Sunday, April 9, 2017
Not a bad day for it, either: it was raining sporadically but overall not wet and humid, ensuring that the b.o./cigarette reek trapped in ironic ponchos wasn't in danger of fully breaking free and engulfing the cramped Eagles Lodge in screaming ghosts of marinating vinyl-freak stink.
It was crowded as always, though, and I was a little taken aback to hear a dealer say he thought it was a little crazier than usual. Nah, dude: every time I go it's packed to the gills and I'm infinitely hip-to-hip with rows of dudes asking loudly about African Jazz. It's fine: it's part of it. But overall it ain't a relaxing experience. I was there for maybe an hour this time around, and that was solid: I blew through most of my budget early and then got pickier after that.
Ended up with a good mix of stuff. Here's what made its way home with me:
Baktabak issued hundreds of interview picture discs (and eventually CDs) in the 80's/90's, and none of them were ever "official," though they contained no music, so they really weren't bootlegs, either...I think that's how they got by. These Samantha Fox discs I got were not in the original die-cut Baktabak sleeves and they seem to have additional text on them, which makes me think these are boots of the original releases.
Makes sense: this is a record that begs to be booted. Either way I don't think I care too much; I got these for a good price and they look damn fine to me. Additional photos on the B-sides are equally cheeky. Apparently there is a Part III to this series, so I'll have to keep my eyes open and complete the trilogy here at some point.
This is an incredible record. Private-press out of Mercer Island, WA, in 1980; unlabeled clear vinyl with steamy, showering gals in the background. Kevin Wet himself on the back with Ziggy makeup and an earnest dedication of all songs to John Lennon. This was also reissued as a picture disc by a Canadian label, as was his second release, Hard Attack, which he originally released himself on Wet World Records while living in Portland in 1981, which means I'll be tracking that one down as well. Here is "The Dreamer."
Unabashed Deee-Lite fan over here. Listened to World Clique twice last week while doing dishes. When I ran across this it just made sense. Album version, extended version, instrumental versions. You know how it go.
12" single with a very Prince-y seven-minute extendo-jam version of "Drive Me Wild" and an album cut on the flip.
Vanity's first solo album, where she thanks Price on the inside but he's nowhere to be seen otherwise. Never heard this one. It's never been released on CD, which is odd. Also odd: I thought she left Prince's camp because his vibe was too filthy but this album has a song dedicated to a strap-on that found its way to the PMRC's Filthy Fifteen. Well I never!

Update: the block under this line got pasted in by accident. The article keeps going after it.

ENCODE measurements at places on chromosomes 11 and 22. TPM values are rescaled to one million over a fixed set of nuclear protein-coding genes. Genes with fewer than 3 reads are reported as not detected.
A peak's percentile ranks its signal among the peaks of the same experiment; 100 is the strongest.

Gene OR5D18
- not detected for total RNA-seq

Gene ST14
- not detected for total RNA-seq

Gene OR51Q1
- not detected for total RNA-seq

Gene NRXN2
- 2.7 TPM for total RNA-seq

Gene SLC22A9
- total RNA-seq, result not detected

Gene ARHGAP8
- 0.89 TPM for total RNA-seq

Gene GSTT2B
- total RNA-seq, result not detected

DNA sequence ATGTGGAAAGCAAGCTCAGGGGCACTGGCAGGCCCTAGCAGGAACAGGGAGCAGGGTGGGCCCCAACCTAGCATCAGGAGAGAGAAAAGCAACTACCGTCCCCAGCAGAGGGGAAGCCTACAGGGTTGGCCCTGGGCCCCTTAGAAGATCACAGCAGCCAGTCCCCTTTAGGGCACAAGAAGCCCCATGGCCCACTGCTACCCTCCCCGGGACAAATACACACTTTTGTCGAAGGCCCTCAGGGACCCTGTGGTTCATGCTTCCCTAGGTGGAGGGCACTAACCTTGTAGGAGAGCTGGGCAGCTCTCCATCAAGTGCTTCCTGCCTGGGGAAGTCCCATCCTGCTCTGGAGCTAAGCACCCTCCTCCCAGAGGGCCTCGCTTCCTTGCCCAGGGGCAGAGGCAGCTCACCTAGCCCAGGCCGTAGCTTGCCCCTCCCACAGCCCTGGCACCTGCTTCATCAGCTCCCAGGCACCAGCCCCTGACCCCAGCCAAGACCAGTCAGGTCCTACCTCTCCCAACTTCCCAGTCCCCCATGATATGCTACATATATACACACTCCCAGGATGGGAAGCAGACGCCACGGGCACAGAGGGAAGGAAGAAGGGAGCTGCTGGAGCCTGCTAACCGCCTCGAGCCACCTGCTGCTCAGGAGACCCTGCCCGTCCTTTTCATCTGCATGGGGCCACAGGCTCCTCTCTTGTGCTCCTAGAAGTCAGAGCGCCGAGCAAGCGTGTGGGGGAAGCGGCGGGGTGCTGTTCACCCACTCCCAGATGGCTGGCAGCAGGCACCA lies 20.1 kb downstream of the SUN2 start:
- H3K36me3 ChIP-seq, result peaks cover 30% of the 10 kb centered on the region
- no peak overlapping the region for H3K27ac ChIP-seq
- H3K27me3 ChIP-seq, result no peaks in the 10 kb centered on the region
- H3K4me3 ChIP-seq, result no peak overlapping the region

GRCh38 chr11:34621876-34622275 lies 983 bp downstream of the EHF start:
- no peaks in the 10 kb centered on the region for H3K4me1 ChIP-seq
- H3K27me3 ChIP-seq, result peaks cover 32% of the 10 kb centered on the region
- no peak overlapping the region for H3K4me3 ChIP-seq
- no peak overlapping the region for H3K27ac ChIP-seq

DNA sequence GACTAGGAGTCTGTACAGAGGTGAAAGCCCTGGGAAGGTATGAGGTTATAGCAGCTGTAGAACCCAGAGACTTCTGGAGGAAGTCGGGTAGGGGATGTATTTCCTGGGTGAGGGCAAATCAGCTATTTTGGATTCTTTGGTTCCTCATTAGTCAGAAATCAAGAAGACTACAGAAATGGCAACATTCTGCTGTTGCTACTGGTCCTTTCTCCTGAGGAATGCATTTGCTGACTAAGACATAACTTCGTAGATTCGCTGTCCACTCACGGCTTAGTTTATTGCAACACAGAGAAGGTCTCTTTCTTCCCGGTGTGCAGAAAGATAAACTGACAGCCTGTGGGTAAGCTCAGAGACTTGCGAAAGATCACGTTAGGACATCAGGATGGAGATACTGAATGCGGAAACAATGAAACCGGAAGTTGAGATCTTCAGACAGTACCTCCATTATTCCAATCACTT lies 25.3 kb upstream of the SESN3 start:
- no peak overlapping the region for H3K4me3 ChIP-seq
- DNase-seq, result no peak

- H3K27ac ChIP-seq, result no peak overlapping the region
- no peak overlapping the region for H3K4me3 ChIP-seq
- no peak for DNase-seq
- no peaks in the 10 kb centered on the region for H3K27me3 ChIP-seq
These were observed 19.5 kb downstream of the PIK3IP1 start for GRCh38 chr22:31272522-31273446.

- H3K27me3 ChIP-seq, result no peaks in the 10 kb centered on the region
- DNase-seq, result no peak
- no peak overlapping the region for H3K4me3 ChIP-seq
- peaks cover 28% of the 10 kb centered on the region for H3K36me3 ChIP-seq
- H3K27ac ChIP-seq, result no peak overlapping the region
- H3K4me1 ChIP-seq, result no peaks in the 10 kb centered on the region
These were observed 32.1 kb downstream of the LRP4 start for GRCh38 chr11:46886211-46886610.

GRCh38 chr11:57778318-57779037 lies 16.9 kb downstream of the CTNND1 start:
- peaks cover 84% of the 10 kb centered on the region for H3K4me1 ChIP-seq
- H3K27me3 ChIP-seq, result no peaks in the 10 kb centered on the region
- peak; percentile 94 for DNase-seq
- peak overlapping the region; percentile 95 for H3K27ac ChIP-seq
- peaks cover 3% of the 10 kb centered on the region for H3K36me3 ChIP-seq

Private-press funky jazz jams out of Texas that I could not pass up. Great cover and the liner notes further the intrigue: "This album marks the very beginning of Nightwynd as it is being released in the band's second official month of existence." Seems to be their only recording, but they are notably tight for a band that'd only been together that long. I love records like this. Also: I would wear the shit out of a Nightwynd T-shirt.
Private-press mid-80's pop-rock out of Colorado. My version is signed in red ballpoint by all members of the band, dedicated to a fan named Denise. Very strong Nu Shooz vibe here, and there's nothing wrong with that. Here's the video for "Young Boys" and here they are covering Missing Persons.
12" German Glitterhouse pressing of this bad boy, which was sealed until I just cracked it open to rip it, because apparently I don't have a few of these songs in the ol' library. Smelled really good when I opened it. This single is a good example of how not all Mudhoney b-side tracks ended up on March To Fuzz: The title track here, the alternate version of "Thorn," and the Billy Childish cover, "You Make Me Die," are all exclusive to this single.
Also sealed. Also the 12" German Glitterhouse version. This one's a good example of ALL tracks appearing on March to Fuzz.
When it comes to records I put on when I'm dicking around in my house, Larry Coryell has been in the top 5 for the past year. I picked up two more of his records at Night Owl, this being the first. It's a crazy, jamtastic free-ride of grooves from Larry and his gang of ruffians, and man: it is intense. I'm into it. Dude can play that guitar.
The copy of this one I picked up is in sweeeeet shape - still in the shrink and the vinyl looks like it hasn't seen much action. Haven't had a chance to listen to this one yet. No idea what it'll sound like, though dipping a toe tells me intricate as ever.
This may have been my purchase of the day. Private-press new-wave synth out of Kirkland, WA, recorded during '83-'86 and released shortly thereafter. VERY Flock of Seagulls with maybe a little bit of Gary Numan in there. too. Longest song on this thing is 2:46. Really couldn't be happier with this one. Though I am pissed that I can't find any clips online.
This is the UK pressing and oh boy was the guy who sold it to me excited to tell me about the extended (full) mix of "White Wedding" that appears on the B-side of this single. I humored him, then paid way too much for this. But it is in really sweet shape and I love a good 12" 45.
Wendy and Lisa, directly post-Prince. I've really been buying a lot of Prince-adjacent music lately. Never heard this one. They thank Prince on the inside.
I've had Ultravox on the brain lately. After watching the entirety of Live Aid and enjoying their performance immensely, I realized I didn't know much about them. Been talking with an older dude at work about them. Then I came across this LP as I was getting ready to leave Night Owl and brother: that's a sign. I snatched it up and bolted because I was beginning to sweat fairly heavily by that point.